# Qualitative Analysis- Distinguishing between two ions or two salts [duplicate]

I know my question is going to be quite below the level of this site but I am 1st grade in university and I can't understand anything.

I am going to give an example from the book: distinguish between $$\ce{AgI}$$ and $$\ce{AgCl}$$. Answersheet tells me to add $$\ce{NH3}$$; only $$\ce{AgCl}$$ dissolves. I don't even know why $$\ce{AgI}$$ precipitate and $$\ce{AgCl}$$ dissolves.

Or there is another question: distinguish between $$\ce{Ag+}$$ and $$\ce{[Ag(NH3)2]+}$$. And answer sheet tells to add NaCl and only $$\ce{Ag+}$$ gives a precipitate. Why doesn't $$\ce{[Ag(NH3)2]+}$$ also give a ppt.?

How do I know which cations or anions or salts are soluble in which solvent? What should I look when I am trying to distinguish ions or salts? Or how do I know if there is no reaction? I know these questions are too general but I am having a hard time understanding this class.

You can either answer the questions from the book (which I failed to understand) or help me to understand the basis of the subject by answering others. Or both. I would really appreciate any kind of answers coming from you.

• AgI has extremely low $K_{sp}$ value, and $K_f$ of $\ce{[Ag(NH3)]2+}$ falls too less to compensate it. However AgCl has much higher $K_{sp}$ value compared to AgI and high $K_f$ value makes it soluble. For precipitation of AgCl, presence of free $\ce{Ag+}$ and $\ce{Cl-}$ is required. Coordination complexes, like $\ce{[Ag(NH3)2]+}$ here, don't break into free ions in aqueous solution. They are stable and exist as single entity, thus, won't give precipitation with NaCl. May 23, 2020 at 21:09
• Note to OP: Feel free to upvote, downvote or ignore my answer. For what is it worth, I do NOT think you should have to know such fine points! By the way, welcome to the chemistry stack exchange!
– Ed V
May 24, 2020 at 9:40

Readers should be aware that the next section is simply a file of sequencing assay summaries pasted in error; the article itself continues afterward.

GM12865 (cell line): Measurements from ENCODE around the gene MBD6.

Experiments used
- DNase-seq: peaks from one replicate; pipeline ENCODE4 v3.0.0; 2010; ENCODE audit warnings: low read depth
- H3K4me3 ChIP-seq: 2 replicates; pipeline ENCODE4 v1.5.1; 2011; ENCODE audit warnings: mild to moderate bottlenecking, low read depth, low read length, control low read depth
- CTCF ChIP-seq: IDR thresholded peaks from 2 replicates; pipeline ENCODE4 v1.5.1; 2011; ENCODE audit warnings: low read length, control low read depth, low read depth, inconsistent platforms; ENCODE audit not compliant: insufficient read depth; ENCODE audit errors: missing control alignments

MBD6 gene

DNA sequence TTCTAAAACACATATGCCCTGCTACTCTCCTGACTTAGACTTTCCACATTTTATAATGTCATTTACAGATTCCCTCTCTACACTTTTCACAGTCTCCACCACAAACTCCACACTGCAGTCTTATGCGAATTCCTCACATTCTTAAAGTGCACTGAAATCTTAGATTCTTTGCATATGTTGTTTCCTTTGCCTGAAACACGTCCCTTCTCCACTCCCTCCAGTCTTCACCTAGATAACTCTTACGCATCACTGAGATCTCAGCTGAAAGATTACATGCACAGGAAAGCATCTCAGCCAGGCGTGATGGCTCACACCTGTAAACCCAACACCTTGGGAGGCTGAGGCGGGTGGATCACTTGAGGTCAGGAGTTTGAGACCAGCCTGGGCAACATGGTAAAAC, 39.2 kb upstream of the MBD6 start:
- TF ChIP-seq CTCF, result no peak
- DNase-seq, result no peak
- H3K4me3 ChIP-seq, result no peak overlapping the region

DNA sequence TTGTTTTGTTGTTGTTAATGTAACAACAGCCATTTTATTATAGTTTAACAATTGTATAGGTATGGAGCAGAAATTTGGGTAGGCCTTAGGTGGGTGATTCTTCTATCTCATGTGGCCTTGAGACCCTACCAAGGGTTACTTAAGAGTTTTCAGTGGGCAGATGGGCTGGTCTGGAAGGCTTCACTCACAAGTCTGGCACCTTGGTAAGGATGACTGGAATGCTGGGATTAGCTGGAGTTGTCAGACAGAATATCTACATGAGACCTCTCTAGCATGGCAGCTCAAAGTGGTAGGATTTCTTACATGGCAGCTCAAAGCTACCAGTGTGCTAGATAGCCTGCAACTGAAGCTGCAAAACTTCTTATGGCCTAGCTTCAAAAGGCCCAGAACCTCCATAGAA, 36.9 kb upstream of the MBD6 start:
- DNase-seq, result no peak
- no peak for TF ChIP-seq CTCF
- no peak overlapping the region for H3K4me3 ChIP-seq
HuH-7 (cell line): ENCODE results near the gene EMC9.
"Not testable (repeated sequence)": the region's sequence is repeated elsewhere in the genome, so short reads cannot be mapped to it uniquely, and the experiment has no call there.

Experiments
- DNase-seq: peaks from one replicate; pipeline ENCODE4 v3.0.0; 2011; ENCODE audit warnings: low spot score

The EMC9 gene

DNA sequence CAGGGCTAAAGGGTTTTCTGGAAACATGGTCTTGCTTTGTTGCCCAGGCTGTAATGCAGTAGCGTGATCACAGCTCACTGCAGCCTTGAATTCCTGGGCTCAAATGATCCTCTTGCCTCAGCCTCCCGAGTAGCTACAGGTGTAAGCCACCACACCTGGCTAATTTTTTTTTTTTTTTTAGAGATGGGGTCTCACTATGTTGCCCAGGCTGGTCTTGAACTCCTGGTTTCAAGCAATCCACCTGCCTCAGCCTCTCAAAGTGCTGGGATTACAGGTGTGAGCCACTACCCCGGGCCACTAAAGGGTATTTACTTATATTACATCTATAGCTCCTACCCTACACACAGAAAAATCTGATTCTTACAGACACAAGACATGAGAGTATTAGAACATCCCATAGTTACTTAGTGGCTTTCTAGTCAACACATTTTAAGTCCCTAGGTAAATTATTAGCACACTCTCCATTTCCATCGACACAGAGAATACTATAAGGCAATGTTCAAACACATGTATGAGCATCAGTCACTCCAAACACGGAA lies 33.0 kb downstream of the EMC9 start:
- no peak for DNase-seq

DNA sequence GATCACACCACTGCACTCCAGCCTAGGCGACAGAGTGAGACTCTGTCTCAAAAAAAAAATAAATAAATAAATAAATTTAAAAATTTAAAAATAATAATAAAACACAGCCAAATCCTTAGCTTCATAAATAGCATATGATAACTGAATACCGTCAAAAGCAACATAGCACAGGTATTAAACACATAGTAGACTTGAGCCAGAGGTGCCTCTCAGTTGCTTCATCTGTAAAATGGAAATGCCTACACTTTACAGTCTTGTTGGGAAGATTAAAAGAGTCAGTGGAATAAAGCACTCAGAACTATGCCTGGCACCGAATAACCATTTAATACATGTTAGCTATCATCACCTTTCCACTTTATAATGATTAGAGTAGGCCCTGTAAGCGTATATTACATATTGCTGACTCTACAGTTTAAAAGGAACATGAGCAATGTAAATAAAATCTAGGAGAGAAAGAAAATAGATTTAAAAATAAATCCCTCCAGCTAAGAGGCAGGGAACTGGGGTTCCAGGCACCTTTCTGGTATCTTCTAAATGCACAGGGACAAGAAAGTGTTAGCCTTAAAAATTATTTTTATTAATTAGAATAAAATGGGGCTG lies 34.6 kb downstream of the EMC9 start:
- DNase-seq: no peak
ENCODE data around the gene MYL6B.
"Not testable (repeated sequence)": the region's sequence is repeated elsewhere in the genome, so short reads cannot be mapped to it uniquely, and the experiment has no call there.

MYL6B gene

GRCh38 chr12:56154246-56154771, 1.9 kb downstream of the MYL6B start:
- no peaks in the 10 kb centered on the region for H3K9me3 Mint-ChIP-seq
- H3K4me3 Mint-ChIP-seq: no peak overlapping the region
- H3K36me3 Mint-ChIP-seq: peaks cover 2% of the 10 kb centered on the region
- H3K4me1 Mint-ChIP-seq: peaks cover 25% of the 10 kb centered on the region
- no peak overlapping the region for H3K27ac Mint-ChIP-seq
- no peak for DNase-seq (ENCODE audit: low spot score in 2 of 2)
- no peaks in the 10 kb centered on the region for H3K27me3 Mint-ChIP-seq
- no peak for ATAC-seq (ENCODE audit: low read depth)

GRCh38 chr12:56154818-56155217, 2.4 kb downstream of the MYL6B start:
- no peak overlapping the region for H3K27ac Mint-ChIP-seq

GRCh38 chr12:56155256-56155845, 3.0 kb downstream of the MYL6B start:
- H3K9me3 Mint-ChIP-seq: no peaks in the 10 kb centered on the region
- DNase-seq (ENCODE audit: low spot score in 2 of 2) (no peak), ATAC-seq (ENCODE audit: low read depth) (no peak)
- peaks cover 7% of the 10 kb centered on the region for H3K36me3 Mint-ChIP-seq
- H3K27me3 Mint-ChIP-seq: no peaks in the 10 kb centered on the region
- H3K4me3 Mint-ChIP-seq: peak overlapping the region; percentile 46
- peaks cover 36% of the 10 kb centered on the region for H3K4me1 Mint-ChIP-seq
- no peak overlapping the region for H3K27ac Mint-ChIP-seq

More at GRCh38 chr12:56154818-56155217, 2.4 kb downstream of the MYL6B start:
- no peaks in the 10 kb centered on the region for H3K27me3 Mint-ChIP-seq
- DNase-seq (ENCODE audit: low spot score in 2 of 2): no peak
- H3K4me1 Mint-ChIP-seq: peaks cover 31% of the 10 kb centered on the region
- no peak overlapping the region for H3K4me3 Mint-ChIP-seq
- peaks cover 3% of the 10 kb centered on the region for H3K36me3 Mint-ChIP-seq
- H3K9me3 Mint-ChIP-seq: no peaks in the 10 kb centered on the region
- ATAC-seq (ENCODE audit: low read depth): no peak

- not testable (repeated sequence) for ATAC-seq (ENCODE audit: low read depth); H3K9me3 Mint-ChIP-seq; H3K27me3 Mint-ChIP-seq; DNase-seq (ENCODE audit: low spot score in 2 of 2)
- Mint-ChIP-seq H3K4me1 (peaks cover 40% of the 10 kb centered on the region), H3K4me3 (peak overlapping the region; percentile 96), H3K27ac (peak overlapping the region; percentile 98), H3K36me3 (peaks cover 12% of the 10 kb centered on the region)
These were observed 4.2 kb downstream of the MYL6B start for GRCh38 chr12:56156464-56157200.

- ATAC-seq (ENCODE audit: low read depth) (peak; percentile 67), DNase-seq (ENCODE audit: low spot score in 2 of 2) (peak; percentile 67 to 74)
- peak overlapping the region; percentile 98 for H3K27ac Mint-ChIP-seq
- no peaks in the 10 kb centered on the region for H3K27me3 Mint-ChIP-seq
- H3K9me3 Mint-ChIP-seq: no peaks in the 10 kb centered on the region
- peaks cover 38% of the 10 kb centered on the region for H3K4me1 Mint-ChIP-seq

Answering this question requires a preliminary discussion of the solubility product constants of three silver halides and the formation constants of three silver complexes. First, note that $$\ce{AgCl}$$, $$\ce{AgBr}$$, and $$\ce{AgI}$$ are all insoluble in water, but insoluble is a relative term in the end. Their respective solubility equilibria and solubility product constants, i.e., equilibrium constants for their dissolution, are:

$$\ce{AgCl(s) <=> Ag^+ (aq) + Cl^- (aq) \quad K_\mathrm{sp(1)} = \pu{1.8E-10} \tag 1}$$

$$\ce{AgBr(s) <=> Ag^+ (aq) + Br^- (aq) \quad K_\mathrm{sp(2)} = \pu{5.4E-13} \tag 2}$$

$$\ce{AgI(s) <=> Ag^+ (aq) + I^- (aq) \quad K_\mathrm{sp(3)} = \pu{8.3E-17} \tag 3}$$

Silver ions also form complexes with ammonia, thiosulfate ion, and cyanide ion. The formation equilibria and associated equilibrium constants are as follows:

$$\ce{Ag^+ (aq) + 2 NH3 (aq) <=> [Ag(NH_3)_2]^+ (aq) \quad K_\mathrm{f(4)} = \pu{1.6E7} \tag 4}$$

$$\ce{Ag^+ (aq) + 2 S2O_3^2- (aq) <=> [Ag(S2O3)2]^3- (aq) \quad K_\mathrm{f(5)} = \pu{2.0E13} \tag 5}$$

$$\ce{Ag^+ (aq) + 2 CN^- (aq) <=> [Ag(CN)2]^- (aq) \quad K_\mathrm{f(6)} = \pu{1.0E21} \tag 6}$$

Now consider the following sequence of aqueous solution additions:

1. An aqueous $$\ce{NaCl}$$ solution is added to an aqueous solution of $$\ce{AgNO3}$$. Then $$\ce{AgCl}$$ precipitates, as per equilibrium (1).

2. Next concentrated ammonia is added in excess, i.e., well above the 2 to 1 stoichiometry of equilibrium (4). Then the following equilibrium, obtained by adding equilibria (1) and (4), occurs:

$$\ce{AgCl (s) + 2 NH3 (aq) <=> [Ag(NH3)2]^+ (aq) + Cl^- (aq) \quad K_\mathrm{sp(1)} K_\mathrm{f(4)} = \pu{2.9E-3} \tag 7}$$